The films named in the “top six” Academy Awards choices by Carl Kozlowski earned the following capsule reviews by the U.S. Catholic Conference and Catholic News Service critics.
Dallas Buyers Club
Despite all the sinful behavior on display, there is a worthy (and Christian) message underlying the proceedings, one that condemns bigotry and uplifts compassion for the suffering. Yet the fact that immorality of various stripes is consistently given a pass in the script precludes endorsement even for a mature and restricted audience.
Predictably for a product of contemporary Hollywood, "Dallas Buyers Club" fails to condemn sexual excess of any kind. It also promotes acceptance, not only of people as individuals but of their actions, even when those actions -- whether heterosexually or homosexually oriented --- are incompatible with the moral teaching of Scripture and sacred tradition.
The film contains a benign view of promiscuity and of homosexual acts, strong sexual content, including graphic casual sex, full nudity, masturbation and sexually themed dialogue, drug use and pervasive profane and crude language. (O, R)
This quiet, unassuming, yet in part delightful film tackles a big issue --- caring for elderly parents --- with realism and sensitivity. Even as it celebrates familial love, respect and understanding, however, screenwriter Bob Nelson's script also includes material that makes this journey through the heartland an unsuitable outing for most viewers.
Director Alexander Payne made a wise decision to shoot his picture in black and white. The result is a canvas both stark and rich, a study in contrasts which suits the combative family relationships on display.
"Nebraska" takes its good time, inviting the audience to savor the hard-bitten slice of middle America on display, warts and all. Amid the salty language and bawdy humor, there are some positive core values and good people on display, the latter too often obscured by the few bad eggs.
The film contains frequent profane and crude language, some sexual references and innuendoes and a few jokes directed at Catholics. (L, R)
At his best, Woody Allen is a brilliant writer-director of comedic films as insightful as they are hilarious. But in his latest venture, Allen turns the lights down low, presenting the dark and depressing tale of a crazed woman whose life is spiraling out of control.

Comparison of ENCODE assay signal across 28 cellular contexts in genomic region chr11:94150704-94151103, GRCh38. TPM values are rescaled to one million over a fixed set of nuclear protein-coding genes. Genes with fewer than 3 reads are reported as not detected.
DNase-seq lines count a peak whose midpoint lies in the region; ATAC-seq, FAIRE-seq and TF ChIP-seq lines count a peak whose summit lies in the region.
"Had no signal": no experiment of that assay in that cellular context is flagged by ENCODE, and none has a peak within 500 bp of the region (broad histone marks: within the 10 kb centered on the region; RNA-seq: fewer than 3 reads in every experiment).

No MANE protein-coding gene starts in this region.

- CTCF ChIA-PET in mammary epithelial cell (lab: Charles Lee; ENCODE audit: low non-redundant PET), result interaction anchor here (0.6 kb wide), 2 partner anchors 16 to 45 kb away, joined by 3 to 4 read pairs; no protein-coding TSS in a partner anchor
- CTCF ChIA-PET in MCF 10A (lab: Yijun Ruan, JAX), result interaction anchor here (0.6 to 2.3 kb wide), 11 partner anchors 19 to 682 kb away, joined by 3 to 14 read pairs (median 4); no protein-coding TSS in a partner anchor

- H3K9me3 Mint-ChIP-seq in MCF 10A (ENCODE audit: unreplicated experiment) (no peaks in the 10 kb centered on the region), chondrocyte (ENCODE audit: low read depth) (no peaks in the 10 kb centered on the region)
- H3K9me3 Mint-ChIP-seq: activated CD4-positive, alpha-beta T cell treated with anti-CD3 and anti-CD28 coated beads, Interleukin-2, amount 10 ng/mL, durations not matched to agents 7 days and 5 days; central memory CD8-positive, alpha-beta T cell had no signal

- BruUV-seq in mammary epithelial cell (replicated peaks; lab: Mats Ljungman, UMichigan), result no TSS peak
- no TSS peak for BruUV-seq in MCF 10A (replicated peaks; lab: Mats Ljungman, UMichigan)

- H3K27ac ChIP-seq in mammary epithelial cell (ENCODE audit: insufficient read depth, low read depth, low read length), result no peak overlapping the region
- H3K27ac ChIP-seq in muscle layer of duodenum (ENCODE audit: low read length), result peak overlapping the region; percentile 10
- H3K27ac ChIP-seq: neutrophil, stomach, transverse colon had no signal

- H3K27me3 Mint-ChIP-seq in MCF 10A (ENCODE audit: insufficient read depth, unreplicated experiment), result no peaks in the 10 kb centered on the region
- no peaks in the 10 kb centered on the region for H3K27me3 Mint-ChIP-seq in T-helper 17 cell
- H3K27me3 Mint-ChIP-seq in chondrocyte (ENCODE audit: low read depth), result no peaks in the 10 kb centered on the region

Unfortunately, despite a bravura performance by Cate Blanchett, "Blue Jasmine" misfires by trying to derive most of its humor from the title character’s mental illness -- anything but a laughing matter. In the end, "Blue Jasmine" plays the selfish card. It's every character for him- or herself, seemingly without concern for the welfare of others, least of all Jasmine.
The film contains cohabitation, implied nonmarital sexual activity, an adultery theme and much profane and crude language. (L, PG-13)
Morally and artistically, it's a mixed bag. Its tone is simultaneously mocking and sympathetic; laudable tolerance and hints of moral relativism are both detectable. But viewers committed to scriptural values face two immediate hurdles: the movie's ceaseless barrage of vulgar language and its emphasis on carnality.
The picture is fundamentally optimistic. Objectionable content notwithstanding, director David O. Russell seeks the good beneath the venal. And yet, while he doesn't glorify criminal chicanery, moral culpability is measured on a curve that takes into account the perpetrator's intentions.
Russell displays sympathy for his characters but is not above ridiculing them or trying to mine laughter from cruelty and humiliation. His attempt to negotiate the line between ugly caricature and a positive outlook with harsh undertones is not entirely successful. Too often, moviegoers will sense disrespect and condescension, leading to the conclusion that somebody is trying to make a sucker out of them.
The film contains some violence, a nongraphic nonmarital sexual encounter, constant sensuality --- including frequent partial upper female nudity, numerous gropings and sexually aggressive poses --- several brief instances of drug use, much profanity, pervasive rough and crude language as well as considerable banter and innuendo. (O, R)
---John P. McCarthy